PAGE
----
Despite asbestos companies' denial that their products could cause serious harm within the human body in the past, many judges today are finding them guilty of knowingly allowing workers to handle a substance that would later lead to debilitating diseases like mesothelioma. Recently, a New York jury awarded plaintiffs a $25 million verdict against Crane Company for the past pain and suffering of two electricians and mesothelioma victims.
It is often the case that those diagnosed with asbestos-related diseases in the United States are retired blue-collar workers who have suffered prolonged exposure on the job. Despite the EPA and OSHA enacting multiple laws and regulations to protect these workers, many companies still fail to keep their workers safe from asbestos exposure.
The U.S. Environmental Protection Agency (EPA) has put many rules and regulations in place to protect the public from toxic substances in the environment. Asbestos is just one of these substances. Declared as a hazard to human health in the 1970's, asbestos exposure is proven to cause devastating diseases such as mesothelioma and lung cancer.
There are many occupations in which the risk for asbestos exposure is high, and they all seem to have one thing in common: blue-collar workers. Those with occupations involving manual labor are at much higher risk for developing an asbestos-related disease due to occupational exposure than workers in other fields. But why?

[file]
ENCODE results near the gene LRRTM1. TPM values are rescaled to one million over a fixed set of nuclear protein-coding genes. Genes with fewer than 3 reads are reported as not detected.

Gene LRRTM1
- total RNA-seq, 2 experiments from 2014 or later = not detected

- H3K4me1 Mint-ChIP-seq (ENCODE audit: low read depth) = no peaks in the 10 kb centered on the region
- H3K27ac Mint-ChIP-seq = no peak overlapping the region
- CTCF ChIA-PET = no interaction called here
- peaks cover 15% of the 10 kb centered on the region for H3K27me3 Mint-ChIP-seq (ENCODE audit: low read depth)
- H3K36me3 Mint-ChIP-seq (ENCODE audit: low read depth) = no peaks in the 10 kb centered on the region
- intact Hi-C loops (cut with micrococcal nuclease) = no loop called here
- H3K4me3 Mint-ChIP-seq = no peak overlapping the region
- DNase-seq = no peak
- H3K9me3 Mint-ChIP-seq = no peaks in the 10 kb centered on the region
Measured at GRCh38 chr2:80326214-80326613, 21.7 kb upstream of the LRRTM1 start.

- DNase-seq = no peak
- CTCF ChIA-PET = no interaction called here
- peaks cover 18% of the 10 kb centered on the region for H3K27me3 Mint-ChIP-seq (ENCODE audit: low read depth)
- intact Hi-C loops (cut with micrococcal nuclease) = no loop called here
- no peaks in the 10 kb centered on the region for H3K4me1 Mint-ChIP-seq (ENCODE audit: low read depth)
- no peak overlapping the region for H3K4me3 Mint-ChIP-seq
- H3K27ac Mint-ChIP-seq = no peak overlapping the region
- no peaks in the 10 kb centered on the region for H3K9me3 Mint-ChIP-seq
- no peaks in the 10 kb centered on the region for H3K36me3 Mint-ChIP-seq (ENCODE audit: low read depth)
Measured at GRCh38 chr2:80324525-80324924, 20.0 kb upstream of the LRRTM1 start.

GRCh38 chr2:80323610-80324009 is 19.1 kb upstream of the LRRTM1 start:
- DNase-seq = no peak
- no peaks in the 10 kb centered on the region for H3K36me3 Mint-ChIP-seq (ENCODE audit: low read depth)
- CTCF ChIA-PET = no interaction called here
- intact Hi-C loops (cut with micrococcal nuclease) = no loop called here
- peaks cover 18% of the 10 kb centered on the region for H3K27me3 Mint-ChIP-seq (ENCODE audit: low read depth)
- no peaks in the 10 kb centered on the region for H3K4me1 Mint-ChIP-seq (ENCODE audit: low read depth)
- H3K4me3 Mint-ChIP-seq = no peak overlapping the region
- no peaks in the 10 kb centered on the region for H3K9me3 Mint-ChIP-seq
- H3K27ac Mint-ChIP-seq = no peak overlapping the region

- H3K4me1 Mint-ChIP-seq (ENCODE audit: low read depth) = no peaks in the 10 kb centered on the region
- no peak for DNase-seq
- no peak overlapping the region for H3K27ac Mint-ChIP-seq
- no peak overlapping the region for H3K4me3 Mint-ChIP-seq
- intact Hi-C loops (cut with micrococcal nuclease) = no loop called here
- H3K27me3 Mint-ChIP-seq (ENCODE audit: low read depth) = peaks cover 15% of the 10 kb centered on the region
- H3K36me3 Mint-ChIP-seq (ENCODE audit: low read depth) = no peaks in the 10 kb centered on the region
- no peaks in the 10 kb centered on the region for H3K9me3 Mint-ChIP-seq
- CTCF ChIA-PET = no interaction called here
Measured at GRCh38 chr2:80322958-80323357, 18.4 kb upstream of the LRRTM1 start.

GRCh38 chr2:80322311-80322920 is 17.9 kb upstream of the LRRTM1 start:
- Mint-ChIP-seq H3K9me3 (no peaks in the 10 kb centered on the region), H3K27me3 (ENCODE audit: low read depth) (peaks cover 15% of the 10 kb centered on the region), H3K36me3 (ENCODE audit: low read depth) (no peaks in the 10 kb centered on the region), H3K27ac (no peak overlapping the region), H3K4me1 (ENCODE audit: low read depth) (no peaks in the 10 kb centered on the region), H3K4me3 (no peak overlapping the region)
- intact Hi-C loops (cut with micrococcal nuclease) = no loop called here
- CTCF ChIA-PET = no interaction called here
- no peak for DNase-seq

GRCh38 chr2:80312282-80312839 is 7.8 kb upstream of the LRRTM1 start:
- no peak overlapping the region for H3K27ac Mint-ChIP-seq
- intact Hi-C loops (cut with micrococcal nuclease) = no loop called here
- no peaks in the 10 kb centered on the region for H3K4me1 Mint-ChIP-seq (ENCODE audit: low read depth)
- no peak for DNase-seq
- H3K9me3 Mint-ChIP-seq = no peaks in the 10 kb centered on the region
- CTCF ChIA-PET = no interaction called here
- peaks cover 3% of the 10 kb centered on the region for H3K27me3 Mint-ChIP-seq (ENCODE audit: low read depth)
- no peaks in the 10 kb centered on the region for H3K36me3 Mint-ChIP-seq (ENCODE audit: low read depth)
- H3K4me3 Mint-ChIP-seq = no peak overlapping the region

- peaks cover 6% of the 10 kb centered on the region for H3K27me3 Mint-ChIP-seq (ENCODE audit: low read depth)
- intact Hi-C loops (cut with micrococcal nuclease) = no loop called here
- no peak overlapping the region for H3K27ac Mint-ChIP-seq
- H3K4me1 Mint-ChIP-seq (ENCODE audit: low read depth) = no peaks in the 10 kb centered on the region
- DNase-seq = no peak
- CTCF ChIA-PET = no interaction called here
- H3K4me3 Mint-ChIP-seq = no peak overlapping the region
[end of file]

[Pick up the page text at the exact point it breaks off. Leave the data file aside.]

Did you know that, every year, about 3,000 individuals in the United States are diagnosed with mesothelioma cancer? Mesothelioma is a rare and incurable disease that develops after exposure to asbestos. Once asbestos is inhaled or swallowed by an individual, the microscopic fibers are able to penetrate different areas of the body, which can lead to the development of fatal tumors over time.
As Father's Day approaches this Sunday, we would like to take some time to recognize all of the dads who have been affected by mesothelioma. Mesothelioma is a rare form of cancer that is caused by asbestos exposure. Over 3,000 people are diagnosed with the disease every year in the United States, and most often it is our fathers who are affected.
We've talked before on the blog about the amount of asbestos materials used within military vehicles and vessels, but what about the cars that people drive on U.S. roads everyday? Asbestos has been worked into brake linings and pads, clutch facings, and various gaskets for automobiles of all kinds and can still be found within cars, trucks, and auto parts available on store shelves.
If you have been keeping up with our blog posts recently, you might already know that asbestos is nothing to be messed with. Microscopic asbestos fibers can be inhaled and become trapped within the human respiratory system, causing a world of trouble during the following years. Deadly illnesses such as asbestosis, lung cancer, and mesothelioma can develop over time.